The NBA's transition to its modern form -- perimeter focused, 3-point, efficiency and versatility dependent -- was not subtle. What we see now not happen slowly, though there were signs along the way. Wilt Chamberlain was the dominant center who decided he would lead the league in assists, and did so in 1967-68. Magic Johnson's Showtime Lakers blazed a trail with a blend of transition basketball and athleticism. Don Nelson's Golden State Warriors threw pace into an accelerator and Mike D'Antoni's Seven Seconds or Less took that to a new level. George Karl bent the ideas of position, and Stan Van Gundy's Orlando Magic -- behind Rashard Lewis as a stretch four and Hedo Turkoglu as a point forward -- raided the East when it was thought that only LeBron James or the Big-3 Celtics could rule.
But still, the word "tweener" was used to describe a forward too small for his positions four years ago. Only two years ago, big men remained in high demand because coaches valued their strength and post scoring.
Discussions often turn to how today's stars would fare back in the day, as former players often posit that today's All-Star would fail. We also talk about how some modern players, like Al Jefferson or a number of centers and shooting-challenged wings would have fared better in the past. But are there players from previous eras who would have been at home in today's game? Here are 10 forwards -- including some all-time greats -- from yesteryear whose skills and abilities were ahead of their time, and who would have thrived in today's NBA (probably even more).
Garnett won an MVP, an NBA title and is a future Hall of Famer. It's crazy to think he could be better today, but look at his game during his absolute prime (2000-05). He averaged more than 20 points, 11 rebounds and five assists over that span. He's tied with Tim Duncan for the most seasons in NBA history with 30 points, 10 rebounds, five assists and two blocks per 100 possessions. Garnett did this all while putting in Defensive Player of the Year-worthy seasons.
K.G. was a monster, and while he would be productive in any era, his versatility is most noteworthy. Garnett was as mobile as any player during a time where mobility wasn't as valued as today. In today's NBA, Garnett as a small-ball five would be a destroyer of worlds. He would be a better version of Draymond Green. Go to the 1:39 mark and watch him pass off the screen and roll:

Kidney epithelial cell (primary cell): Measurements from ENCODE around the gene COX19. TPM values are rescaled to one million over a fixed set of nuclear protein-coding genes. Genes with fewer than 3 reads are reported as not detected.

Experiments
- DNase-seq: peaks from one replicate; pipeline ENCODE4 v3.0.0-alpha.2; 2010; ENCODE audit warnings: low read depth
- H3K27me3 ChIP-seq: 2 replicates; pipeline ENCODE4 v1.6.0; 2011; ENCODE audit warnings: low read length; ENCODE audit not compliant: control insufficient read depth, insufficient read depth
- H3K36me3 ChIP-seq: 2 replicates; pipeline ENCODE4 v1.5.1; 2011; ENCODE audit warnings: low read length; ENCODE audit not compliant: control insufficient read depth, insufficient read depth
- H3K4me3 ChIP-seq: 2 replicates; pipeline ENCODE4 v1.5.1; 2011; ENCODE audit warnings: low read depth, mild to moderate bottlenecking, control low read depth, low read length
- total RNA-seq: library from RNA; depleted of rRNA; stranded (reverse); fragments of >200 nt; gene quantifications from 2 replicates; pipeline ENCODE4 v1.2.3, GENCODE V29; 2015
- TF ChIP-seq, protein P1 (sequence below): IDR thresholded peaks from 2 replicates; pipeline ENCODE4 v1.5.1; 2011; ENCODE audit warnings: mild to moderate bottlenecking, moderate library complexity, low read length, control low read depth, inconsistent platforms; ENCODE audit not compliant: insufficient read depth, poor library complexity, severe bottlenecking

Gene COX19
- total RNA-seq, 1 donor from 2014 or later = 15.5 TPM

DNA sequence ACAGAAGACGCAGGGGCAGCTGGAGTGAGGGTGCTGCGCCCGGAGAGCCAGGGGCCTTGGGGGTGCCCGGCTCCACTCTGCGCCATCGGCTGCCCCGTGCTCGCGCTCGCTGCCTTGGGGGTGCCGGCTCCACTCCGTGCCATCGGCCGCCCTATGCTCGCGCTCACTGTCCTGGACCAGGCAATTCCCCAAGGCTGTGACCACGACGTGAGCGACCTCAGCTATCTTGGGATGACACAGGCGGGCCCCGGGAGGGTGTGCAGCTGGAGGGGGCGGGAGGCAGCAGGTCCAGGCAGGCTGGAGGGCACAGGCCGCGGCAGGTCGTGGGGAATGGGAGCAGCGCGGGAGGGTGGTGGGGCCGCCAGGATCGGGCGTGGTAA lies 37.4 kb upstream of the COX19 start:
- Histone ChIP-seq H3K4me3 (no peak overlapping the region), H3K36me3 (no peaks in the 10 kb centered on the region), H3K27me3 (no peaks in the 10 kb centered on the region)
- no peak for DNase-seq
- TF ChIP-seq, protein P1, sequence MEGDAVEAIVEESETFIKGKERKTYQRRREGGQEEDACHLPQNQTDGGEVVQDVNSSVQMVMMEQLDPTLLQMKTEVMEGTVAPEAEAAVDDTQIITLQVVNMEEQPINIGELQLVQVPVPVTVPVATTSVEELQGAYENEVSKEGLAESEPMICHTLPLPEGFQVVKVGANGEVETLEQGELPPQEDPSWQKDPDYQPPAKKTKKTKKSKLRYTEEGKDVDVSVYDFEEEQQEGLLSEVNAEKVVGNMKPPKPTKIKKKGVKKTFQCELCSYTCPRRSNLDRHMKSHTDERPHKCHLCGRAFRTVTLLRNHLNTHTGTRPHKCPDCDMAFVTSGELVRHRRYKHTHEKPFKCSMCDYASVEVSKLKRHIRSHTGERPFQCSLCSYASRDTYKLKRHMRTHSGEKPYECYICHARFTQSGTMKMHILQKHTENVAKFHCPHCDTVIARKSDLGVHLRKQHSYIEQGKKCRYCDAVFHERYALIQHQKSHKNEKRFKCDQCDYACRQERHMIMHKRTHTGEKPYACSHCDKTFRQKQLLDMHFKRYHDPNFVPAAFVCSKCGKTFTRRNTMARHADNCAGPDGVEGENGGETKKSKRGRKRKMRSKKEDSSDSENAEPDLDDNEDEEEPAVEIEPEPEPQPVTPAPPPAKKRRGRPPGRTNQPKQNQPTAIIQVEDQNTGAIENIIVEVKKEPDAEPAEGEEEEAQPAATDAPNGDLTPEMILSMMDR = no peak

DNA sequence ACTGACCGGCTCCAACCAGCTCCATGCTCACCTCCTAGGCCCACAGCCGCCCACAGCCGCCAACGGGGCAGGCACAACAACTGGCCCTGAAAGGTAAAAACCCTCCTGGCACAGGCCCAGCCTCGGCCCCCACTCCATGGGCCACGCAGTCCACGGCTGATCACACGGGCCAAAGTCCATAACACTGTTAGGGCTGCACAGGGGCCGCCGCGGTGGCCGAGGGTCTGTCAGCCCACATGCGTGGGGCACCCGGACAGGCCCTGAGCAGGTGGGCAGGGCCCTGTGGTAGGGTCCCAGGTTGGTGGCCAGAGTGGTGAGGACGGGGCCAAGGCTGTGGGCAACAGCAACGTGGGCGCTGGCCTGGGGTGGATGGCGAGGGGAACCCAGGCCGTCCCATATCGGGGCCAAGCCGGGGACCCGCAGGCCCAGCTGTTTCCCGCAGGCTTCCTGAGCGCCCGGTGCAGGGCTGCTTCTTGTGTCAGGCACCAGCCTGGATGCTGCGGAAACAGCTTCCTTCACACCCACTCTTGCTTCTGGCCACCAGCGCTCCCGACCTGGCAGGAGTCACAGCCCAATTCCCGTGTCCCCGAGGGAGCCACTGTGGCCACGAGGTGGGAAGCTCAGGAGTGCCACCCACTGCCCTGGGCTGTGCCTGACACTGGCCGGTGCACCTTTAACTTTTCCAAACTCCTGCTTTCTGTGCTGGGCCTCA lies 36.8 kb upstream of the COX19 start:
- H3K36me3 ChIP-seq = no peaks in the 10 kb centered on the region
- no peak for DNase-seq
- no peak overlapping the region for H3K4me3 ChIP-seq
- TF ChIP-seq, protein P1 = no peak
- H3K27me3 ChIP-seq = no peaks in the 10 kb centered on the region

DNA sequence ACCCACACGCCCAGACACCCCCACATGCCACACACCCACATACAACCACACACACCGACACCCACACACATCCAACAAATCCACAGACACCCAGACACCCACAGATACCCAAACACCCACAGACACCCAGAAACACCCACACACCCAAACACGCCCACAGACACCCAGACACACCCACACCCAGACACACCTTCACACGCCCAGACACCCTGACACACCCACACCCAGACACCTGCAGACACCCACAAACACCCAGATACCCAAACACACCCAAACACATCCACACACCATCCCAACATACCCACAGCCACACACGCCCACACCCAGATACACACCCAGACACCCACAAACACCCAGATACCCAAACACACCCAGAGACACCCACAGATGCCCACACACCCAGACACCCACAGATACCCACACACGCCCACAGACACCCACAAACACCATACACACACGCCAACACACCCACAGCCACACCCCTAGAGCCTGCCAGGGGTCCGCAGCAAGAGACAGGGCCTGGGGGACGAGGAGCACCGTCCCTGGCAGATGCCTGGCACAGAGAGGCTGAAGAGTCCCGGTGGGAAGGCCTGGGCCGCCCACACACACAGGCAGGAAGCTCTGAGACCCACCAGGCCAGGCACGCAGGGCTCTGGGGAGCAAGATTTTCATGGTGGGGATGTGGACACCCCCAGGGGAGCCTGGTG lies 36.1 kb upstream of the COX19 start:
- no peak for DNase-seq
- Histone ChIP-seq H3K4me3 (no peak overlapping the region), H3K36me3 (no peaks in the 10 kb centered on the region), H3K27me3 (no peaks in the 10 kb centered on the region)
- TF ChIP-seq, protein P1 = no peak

Teams switch more on pick and rolls than ever, and Garnett would be one of the few players who could effectively switch 1-5 and never have a mismatch. He could contain Russell Westbrook, smother Stephen Curry, challenge LeBron James, stymie Giannis Antetokounmpo and battle DeAndre Jordan.
Garnett shot better than 35 percent from deep in only one season, in 2000 at age 23. But the game was not geared to that element for another seven or eight seasons -- and especially not for big men. These days, you can bet The Big Ticket would be working tirelessly on it, and it's very possible he would become a consistent 3-point shooter.
C-Webb made the first round of candidates for the Hall of Fame this year but fell short of the cut. That would not have happened if today's NBA time traveled back to the early 2000s, when Webber was one of the game's most dynamic power forwards. His game was tailor-made for the modern NBA.
Like K.G., the building blocks for a more modern game were evident when Webber was younger. In 1996 with the then-Bullets, Webber averaged 2.3 3-point attempts, knocking down 44 percent of them. As time went on, that number increased to 2.9 attempts in his final year in Washington (1998) before vanishing in Sacramento. Had that part of his game been nourished, Webber would have combined the size of Green with the shooting of Ryan Anderson and the finishing capability of Serge Ibaka.
Oh, and he could pass, too. Check out the play at 4:37 below. Webber helps on the perimeter, creates a steal, runs the floor, gets an offensive rebound in traffic and slings a pass for a 3-pointer:
Webber played best passing teams of all time in Sacramento. Feast your eyes on these plays with Jason Williams, particularly the pass at 1:02 and the play at 4:30 where Webber pump-fakes the 3-pointer, kicks to the perimeter then cuts to the rim for a dunk:
Webber could have played stretch four or small-ball five, and would have ruined worlds with his versatility. Imagine if Markieff Morris was way better.